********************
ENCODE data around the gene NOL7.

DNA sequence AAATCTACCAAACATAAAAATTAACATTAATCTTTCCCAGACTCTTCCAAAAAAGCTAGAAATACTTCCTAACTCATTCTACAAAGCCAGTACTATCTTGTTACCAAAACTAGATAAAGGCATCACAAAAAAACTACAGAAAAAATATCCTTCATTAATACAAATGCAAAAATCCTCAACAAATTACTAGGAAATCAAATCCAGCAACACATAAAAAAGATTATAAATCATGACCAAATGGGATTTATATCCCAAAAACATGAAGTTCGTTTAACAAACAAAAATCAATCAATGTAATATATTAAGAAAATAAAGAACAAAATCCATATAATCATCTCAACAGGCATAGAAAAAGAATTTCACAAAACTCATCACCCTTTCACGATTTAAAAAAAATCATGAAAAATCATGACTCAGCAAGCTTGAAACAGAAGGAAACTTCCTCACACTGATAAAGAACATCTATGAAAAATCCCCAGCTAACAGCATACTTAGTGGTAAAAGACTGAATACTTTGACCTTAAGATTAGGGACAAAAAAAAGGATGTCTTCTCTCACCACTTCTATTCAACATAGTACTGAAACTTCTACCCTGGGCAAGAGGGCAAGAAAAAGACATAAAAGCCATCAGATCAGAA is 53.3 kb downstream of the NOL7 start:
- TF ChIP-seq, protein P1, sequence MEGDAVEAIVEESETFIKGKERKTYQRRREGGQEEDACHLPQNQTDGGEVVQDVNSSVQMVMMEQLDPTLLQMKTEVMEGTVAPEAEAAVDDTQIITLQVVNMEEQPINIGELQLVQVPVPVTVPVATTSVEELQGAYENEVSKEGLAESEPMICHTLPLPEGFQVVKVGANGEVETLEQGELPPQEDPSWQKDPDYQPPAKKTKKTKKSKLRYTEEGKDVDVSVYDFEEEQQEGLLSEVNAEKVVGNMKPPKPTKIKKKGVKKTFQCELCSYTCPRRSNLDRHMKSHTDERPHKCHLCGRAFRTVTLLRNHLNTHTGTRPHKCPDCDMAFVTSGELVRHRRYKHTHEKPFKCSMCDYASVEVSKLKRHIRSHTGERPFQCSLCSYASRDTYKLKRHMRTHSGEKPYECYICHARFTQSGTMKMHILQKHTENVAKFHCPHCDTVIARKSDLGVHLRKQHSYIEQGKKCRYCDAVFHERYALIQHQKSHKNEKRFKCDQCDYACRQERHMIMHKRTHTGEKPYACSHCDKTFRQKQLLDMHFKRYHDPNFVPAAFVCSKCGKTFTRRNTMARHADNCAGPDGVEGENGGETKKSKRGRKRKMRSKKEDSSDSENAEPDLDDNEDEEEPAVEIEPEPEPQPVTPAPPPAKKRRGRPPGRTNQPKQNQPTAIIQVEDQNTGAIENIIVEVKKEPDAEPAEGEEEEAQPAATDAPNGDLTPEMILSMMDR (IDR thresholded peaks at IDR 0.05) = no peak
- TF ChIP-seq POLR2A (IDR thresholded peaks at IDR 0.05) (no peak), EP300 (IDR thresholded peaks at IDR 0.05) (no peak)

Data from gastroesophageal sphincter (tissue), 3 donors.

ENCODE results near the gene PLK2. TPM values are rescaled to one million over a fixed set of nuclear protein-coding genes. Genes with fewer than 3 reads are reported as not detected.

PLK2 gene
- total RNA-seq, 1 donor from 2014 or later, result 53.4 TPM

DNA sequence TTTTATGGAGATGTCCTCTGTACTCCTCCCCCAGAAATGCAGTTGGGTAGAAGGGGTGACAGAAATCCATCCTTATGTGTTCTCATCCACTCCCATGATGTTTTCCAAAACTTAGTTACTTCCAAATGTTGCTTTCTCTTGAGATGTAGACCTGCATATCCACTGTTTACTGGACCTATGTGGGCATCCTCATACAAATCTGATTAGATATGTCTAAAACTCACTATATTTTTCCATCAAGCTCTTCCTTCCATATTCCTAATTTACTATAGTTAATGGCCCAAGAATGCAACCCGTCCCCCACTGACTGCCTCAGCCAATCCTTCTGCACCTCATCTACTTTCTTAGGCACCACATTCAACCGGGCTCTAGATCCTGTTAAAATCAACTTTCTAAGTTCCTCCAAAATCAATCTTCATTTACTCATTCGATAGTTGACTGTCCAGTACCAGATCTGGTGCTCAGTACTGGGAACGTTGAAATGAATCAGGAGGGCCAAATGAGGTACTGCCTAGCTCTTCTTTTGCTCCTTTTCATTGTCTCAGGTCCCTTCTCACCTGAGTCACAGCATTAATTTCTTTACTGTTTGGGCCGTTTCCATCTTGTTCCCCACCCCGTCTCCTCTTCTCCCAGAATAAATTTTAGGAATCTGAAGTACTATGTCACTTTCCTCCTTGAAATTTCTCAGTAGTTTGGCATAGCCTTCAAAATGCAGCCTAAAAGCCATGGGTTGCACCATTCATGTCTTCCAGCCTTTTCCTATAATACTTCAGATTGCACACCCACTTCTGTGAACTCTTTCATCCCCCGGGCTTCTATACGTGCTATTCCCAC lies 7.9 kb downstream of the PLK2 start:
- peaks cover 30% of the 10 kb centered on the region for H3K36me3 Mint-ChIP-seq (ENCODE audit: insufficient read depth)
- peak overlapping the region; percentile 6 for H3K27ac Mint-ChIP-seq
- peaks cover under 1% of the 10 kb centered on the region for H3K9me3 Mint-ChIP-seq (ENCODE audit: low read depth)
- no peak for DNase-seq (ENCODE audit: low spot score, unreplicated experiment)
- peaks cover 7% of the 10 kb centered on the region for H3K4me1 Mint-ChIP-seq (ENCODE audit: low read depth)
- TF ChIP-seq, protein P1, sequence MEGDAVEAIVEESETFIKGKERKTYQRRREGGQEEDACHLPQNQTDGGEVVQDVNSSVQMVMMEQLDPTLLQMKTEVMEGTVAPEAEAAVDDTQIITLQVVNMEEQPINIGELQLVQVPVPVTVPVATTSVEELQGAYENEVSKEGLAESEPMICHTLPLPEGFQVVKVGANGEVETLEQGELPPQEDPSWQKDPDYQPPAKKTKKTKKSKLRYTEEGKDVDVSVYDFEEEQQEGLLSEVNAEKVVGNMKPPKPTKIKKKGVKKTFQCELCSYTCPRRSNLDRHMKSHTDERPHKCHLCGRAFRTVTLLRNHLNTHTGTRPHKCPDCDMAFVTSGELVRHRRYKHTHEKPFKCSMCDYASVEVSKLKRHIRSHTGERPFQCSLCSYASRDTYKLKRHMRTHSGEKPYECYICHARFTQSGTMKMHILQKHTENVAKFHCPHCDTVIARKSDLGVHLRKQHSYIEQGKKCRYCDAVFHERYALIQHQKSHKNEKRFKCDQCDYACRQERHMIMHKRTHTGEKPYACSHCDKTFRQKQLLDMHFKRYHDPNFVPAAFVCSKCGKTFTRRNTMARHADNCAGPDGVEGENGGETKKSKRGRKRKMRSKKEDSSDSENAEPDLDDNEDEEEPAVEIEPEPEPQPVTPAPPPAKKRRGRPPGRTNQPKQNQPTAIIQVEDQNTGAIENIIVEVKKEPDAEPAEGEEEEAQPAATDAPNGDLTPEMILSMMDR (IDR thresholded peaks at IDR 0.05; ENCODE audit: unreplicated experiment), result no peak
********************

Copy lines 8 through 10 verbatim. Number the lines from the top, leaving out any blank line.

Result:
- total RNA-seq, 1 donor from 2014 or later, result 53.4 TPM

DNA sequence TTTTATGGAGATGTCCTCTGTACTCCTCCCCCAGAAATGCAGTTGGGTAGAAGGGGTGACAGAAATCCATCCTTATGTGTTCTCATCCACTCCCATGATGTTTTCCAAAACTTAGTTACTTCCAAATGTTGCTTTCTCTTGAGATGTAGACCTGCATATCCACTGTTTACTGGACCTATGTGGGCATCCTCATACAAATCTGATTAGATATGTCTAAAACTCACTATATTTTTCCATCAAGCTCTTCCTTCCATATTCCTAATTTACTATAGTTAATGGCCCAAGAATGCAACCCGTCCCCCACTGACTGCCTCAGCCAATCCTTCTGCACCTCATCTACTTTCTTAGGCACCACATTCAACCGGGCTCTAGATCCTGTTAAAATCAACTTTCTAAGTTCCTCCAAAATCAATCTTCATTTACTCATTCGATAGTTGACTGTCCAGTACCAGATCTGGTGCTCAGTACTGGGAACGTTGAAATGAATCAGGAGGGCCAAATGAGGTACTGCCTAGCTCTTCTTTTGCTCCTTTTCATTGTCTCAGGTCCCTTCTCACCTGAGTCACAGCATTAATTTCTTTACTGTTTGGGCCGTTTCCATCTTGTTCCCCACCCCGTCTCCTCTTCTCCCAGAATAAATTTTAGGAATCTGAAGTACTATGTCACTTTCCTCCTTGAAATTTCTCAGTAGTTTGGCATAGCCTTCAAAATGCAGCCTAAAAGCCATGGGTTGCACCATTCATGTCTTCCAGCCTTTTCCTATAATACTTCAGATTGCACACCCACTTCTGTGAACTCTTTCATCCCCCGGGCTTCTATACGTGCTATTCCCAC lies 7.9 kb downstream of the PLK2 start:
- peaks cover 30% of the 10 kb centered on the region for H3K36me3 Mint-ChIP-seq (ENCODE audit: insufficient read depth)